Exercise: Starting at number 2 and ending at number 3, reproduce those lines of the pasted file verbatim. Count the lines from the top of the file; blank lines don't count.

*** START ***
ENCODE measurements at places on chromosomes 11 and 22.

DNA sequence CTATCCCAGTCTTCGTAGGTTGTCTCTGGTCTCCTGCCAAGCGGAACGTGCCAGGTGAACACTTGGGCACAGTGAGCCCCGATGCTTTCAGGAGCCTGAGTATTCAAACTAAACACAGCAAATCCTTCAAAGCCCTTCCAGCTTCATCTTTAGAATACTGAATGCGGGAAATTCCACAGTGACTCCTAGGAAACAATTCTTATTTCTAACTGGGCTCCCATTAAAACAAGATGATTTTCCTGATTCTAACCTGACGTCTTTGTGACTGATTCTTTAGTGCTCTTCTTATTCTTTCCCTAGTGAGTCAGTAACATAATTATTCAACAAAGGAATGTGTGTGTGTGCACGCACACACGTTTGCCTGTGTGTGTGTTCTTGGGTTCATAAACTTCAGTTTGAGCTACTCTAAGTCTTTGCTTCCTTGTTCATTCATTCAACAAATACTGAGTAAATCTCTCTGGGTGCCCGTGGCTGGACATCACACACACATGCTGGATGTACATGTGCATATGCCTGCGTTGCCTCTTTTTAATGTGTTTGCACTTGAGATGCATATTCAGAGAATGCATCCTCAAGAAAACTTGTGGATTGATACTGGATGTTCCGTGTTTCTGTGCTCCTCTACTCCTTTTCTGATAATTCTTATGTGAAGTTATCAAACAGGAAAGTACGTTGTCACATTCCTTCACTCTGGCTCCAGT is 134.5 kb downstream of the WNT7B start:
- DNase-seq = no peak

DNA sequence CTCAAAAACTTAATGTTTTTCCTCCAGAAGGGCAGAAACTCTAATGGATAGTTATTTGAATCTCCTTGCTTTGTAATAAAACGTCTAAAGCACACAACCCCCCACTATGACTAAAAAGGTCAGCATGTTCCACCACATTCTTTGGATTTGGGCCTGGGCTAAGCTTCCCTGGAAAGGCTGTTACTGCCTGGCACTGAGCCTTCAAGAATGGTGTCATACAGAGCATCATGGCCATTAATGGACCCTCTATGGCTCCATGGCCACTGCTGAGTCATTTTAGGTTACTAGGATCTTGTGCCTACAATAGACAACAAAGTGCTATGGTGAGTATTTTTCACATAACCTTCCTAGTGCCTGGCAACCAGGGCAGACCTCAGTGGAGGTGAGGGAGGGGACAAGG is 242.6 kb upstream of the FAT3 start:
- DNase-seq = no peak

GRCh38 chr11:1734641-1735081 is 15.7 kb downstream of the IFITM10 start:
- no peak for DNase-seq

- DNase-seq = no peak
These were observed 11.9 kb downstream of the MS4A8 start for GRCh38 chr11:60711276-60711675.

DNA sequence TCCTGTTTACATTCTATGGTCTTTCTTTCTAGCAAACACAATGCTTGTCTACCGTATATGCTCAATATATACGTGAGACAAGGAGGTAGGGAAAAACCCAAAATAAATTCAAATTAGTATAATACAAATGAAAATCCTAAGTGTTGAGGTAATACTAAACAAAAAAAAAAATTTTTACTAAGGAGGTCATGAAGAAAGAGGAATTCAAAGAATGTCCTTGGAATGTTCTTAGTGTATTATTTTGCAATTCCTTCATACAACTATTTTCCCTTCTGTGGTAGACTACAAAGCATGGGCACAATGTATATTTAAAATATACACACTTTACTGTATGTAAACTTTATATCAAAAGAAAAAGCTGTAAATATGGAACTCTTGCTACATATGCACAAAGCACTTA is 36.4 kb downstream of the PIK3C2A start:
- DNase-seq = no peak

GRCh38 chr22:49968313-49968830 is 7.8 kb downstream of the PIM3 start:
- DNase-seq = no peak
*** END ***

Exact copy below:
DNA sequence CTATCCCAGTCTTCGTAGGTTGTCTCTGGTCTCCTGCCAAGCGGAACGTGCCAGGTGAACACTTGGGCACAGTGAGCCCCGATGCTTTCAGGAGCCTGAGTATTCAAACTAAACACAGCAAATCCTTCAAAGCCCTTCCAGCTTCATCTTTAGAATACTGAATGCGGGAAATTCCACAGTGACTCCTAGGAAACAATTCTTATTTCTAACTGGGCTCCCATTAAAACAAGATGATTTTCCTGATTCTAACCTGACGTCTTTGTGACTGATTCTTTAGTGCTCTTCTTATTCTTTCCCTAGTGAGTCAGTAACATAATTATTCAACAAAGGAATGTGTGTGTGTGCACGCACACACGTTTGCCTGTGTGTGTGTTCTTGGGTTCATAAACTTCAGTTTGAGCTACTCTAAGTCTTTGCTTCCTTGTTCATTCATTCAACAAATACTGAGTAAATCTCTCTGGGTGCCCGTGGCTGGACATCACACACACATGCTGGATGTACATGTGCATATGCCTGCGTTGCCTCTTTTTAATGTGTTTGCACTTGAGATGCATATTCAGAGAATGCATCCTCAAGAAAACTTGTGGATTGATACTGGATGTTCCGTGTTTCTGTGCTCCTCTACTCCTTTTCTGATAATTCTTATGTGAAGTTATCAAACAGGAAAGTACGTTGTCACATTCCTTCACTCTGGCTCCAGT is 134.5 kb downstream of the WNT7B start:
- DNase-seq = no peak